It's up to you. Ray-traced rendering is possible but slow with the CPU and (this is important) Adobe has announced that there will be no further development of the NVIDIA Ray-Traced rendering capability using CUDA. This means, if you really want to create a Ray-traced composition and use the Extrude or Bend or other features available there you can still do it, they will just take longer to render. If you upgrade to a MBPro R with NVIDIA card then you'll save a little time on those projects.
Future development of AE's 3D rendering options will be focused on integration with C4D and C4D lite which is included in all current versions of AE. You'll find that there are many advantages to using the C4D integration. I have used Ray-traced rendering on about 4 or 5 test projects and put together a couple of short tutorials for help in teaching AE but I have not delivered a single project for a client using Ray-traced rendering even though my system is loaded up as far as it can be and has a compatible NVIDIA card.
So, it's up to you. If you can afford a better box you'll be happier in the long run. If you make a living with AE and you're making your purchasing decisions on sound financial principals then the break even point for fancy hardware depends on your hourly rate, how fast you work, and what you are willing to take out of your profit to invest in future earnings. For me, it was an easy decision, I make more money every month because my system is more capable and it took exactly 3 months for the new system to pay it's own way. If AE is just a hobby then your decision is entirely a matter of the heart and I can't give you advice on that.
Hi Rick. Thanks for the helpful and speedy response but I'm afraid I'm still a little unsure about a few things.
Very useful to know that I can still use this computer to do the Ray-Traced rendering but that it will just be slower and I totally understand your advice about spending a bit more for better performance when making a living from it. However, I was unsure about two things:
- If Adobe is no longer supporting the NVIDIA using CUBA what advantage is there to upgrading to a computer that has an NVIDIA chip? Is it just simply faster having two graphics chips than one, regardless of the software support?
- Is C4D a replacement for Ray-traced rendering and will that also take advantage of the NVIDIA chip?
Also, sounds like there are different features to AE, some of which use Ray-trace and some which don't, and that would mean that I can use some (or most?) of them without having to employ the Ray-trace rendering, is that correct?
The NVIDIA card will help and give your MBPro more capabilities. The point is that Ray-traced rendering is not very helpful or useful on probably 95% of your projects. If you want to use that feature it's going to be slow with an NVIDIA card and much slower if you use CPU rendering.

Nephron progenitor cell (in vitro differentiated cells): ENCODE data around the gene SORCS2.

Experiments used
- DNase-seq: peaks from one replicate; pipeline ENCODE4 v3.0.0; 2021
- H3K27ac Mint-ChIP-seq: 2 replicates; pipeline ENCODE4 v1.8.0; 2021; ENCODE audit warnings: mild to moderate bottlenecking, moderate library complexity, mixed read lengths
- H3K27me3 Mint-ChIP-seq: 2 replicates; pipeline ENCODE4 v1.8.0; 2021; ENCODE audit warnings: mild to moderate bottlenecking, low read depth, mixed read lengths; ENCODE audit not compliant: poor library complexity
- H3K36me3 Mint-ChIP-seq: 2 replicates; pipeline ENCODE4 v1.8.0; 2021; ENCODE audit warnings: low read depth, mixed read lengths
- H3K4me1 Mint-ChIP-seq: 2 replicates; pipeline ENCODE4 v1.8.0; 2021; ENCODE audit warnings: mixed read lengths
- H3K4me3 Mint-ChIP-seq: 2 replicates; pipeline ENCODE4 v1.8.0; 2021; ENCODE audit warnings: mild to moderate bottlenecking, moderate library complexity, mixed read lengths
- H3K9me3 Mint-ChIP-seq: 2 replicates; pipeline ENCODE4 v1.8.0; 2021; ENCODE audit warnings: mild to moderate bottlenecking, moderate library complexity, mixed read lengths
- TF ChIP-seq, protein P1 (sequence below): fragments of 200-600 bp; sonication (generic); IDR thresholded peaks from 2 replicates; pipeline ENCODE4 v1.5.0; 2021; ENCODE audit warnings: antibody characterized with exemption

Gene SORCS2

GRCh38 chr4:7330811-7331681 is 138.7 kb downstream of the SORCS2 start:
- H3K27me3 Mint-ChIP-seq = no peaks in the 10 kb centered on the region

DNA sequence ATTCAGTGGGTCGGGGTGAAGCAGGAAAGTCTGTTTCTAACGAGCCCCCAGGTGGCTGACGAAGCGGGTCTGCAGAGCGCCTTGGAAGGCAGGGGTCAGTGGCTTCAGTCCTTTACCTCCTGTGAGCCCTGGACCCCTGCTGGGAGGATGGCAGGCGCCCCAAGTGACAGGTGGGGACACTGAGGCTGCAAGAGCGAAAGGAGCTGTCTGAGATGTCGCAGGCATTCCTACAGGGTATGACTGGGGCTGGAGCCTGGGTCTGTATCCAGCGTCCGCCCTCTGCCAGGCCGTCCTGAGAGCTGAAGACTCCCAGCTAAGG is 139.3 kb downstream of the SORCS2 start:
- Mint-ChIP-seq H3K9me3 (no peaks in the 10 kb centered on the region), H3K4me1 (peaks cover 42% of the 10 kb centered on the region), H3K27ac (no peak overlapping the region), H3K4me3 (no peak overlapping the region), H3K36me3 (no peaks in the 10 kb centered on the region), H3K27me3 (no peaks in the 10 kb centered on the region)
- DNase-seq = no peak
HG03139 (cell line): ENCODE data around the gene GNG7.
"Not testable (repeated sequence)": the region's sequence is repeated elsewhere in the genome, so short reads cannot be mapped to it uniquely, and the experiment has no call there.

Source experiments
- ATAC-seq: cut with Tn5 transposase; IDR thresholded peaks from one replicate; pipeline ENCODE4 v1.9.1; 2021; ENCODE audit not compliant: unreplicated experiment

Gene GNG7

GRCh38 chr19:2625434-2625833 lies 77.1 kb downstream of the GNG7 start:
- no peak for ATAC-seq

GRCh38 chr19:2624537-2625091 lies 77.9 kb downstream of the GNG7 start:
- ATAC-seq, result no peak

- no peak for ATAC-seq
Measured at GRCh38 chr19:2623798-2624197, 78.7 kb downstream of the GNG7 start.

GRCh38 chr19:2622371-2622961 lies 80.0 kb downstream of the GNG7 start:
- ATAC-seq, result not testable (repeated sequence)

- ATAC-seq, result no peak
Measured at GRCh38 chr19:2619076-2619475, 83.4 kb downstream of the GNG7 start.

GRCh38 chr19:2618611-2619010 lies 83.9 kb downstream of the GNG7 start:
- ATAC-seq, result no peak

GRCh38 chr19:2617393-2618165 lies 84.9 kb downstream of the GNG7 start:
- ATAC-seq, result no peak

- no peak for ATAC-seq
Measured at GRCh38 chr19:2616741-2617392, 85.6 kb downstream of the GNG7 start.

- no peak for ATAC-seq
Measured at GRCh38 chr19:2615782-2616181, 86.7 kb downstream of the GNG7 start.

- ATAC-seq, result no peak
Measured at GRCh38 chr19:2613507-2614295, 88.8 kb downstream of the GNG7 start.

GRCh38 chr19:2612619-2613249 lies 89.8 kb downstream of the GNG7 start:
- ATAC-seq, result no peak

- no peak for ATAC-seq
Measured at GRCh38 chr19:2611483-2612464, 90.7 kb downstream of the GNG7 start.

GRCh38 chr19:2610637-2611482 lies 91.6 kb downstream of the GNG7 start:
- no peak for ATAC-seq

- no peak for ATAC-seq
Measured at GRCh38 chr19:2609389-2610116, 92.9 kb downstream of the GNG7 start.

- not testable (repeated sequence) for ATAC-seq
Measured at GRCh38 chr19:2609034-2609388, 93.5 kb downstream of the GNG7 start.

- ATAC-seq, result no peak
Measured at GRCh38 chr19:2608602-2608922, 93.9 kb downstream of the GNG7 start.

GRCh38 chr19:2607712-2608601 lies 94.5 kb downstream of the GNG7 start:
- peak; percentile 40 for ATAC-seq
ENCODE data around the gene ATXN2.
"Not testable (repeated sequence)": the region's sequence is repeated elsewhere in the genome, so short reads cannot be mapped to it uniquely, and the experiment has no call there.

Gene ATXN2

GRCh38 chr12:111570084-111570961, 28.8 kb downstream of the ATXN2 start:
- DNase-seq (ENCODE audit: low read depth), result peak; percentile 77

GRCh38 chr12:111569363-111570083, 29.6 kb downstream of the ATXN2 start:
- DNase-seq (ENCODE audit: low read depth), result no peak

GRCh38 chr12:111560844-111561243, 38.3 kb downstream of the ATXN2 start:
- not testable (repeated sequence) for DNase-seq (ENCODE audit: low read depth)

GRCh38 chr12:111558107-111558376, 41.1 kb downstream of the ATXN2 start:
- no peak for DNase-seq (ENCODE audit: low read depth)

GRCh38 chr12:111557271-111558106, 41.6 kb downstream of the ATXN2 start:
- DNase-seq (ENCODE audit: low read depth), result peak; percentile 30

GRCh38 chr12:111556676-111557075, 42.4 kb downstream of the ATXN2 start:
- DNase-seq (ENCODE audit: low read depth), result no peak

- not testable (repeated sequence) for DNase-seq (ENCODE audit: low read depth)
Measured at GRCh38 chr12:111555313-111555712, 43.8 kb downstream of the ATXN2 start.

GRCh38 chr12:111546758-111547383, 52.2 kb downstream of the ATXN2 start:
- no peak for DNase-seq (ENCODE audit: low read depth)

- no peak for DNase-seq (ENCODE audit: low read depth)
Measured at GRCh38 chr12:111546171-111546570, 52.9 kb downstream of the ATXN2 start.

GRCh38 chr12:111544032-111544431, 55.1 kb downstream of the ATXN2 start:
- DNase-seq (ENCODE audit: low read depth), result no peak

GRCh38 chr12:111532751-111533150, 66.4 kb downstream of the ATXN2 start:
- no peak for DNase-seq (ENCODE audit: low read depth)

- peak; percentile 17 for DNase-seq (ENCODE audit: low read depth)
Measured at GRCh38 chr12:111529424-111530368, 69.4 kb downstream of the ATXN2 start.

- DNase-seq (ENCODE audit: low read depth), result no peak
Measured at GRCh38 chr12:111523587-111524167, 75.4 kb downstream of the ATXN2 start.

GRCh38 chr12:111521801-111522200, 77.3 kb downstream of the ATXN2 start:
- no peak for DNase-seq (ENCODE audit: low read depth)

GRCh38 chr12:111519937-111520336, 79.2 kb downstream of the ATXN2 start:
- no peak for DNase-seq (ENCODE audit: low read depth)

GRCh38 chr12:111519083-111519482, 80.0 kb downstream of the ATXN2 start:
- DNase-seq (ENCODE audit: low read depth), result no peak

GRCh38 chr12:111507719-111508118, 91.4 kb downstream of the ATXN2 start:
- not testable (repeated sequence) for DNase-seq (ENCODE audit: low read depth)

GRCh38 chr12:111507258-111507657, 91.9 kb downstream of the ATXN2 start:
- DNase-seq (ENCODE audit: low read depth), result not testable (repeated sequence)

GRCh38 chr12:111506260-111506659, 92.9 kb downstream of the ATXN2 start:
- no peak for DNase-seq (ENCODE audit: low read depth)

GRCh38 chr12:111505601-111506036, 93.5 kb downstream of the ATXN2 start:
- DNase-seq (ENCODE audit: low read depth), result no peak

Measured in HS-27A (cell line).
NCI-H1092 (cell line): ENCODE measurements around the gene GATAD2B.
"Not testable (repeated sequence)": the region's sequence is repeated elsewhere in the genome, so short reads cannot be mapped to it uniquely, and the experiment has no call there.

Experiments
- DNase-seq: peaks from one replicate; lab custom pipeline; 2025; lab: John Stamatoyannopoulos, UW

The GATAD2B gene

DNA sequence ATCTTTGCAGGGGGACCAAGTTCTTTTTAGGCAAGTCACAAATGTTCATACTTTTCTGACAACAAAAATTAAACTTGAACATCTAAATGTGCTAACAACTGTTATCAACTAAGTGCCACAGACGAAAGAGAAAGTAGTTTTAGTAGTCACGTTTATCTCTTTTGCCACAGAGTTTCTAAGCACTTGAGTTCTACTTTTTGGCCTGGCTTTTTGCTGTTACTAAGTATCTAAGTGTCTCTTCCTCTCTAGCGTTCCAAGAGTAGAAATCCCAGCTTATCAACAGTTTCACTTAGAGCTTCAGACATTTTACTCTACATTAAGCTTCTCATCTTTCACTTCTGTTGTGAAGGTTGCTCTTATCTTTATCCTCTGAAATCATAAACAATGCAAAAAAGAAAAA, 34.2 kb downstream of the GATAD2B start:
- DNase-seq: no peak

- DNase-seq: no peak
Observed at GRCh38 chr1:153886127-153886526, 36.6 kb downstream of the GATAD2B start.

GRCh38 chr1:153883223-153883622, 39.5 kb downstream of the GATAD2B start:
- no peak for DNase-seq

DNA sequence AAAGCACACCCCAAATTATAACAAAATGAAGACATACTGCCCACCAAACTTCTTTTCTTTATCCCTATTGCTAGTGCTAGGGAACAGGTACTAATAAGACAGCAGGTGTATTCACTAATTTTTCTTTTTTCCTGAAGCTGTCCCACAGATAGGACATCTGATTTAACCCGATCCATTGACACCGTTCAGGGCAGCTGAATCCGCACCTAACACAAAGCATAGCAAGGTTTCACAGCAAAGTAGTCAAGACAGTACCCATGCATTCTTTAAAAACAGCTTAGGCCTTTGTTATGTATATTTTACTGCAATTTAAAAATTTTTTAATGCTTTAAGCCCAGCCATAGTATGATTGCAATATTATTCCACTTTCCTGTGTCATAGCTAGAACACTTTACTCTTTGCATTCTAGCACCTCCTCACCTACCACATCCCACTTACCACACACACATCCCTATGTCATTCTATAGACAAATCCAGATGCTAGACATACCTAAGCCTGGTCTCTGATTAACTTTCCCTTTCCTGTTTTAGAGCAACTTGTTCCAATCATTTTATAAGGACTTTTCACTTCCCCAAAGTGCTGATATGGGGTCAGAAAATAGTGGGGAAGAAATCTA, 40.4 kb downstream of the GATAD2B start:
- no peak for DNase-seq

What I'm trying to say is that you should buy the highest performing computer that your budget will allow. If AE is a hobby or your are a student you use one set of parameters to calculate that budget. If you make a living with AE then you use another. If you don't think about your budget and don't do some financial planning regarding your purchases then you probably won't be financially successful in many other areas of your life. The point it - carefully think about what your are going to do with what you buy and make sure the sacrifice you will have to make to purchase your tools is worth the productivity the new tool will bring to your job. Only you know that answer.
You seem to be hung up on Ray-traced rendering. For me that is a very very minor consideration. Performance and capacity is the major part so my laptop is the MBPro R that you see on the right side of the list with all of the upgrades checked. My previous MBProR was nearly the same. I bought it as soon as they were introduced in June of 2012 and sold it to upgrade in July of 2014 when the latest upgrade came out because that is what fit my business plan. The money for the upgrade came from a small portion of my billable time that is funneled into a special account just to keep my tools up to date. Any decision I make to upgrade is based on projections that weigh productivity against cost. You'll have to figure out your own criteria. IMHO Ray-traced rendering is almost not worth considering. The Retina Display and a 15" screen and processor/Ram/Storage capacity and the ability to drive a big external monitor are the major considerations.
Thanks again! The reason I got hung up on the Ray-traced thing was because that was the first message that was thrown up by AR when I launched it and I wanted to make sure I hadn't bought a computer that wasn't capable of running AR properly, or at all. So I'm glad to know it does and that the one thing it can't do very quickly is very seldom going to be used.
However, what I didn't know was that running an external monitor would be a draw on the graphics card, obvious when you think about it, I suppose. That is something that I definitely want to be able to do.
I understand what you're saying about budgets etc and that's all in hand.
Off to have a think about it. Cheers
I seem to have had the same problem as plant43, however at the moment, I can't really afford to upgrade to a Nvidia graphic card...so what would you suggest I do?
I would like to use the intel graphics card...and I know that will slow the performance down, but for the moment, until I can afford to upgrade it, what can I do? what type of driver can I install?
There is nothing you can do to accelerate the ray-traced renderer without getting an NVIDIA card. That being said, pay attention to what Rick said about the ray-traced renderer being obsolete. There are much, much better ways to do 3d in AE now.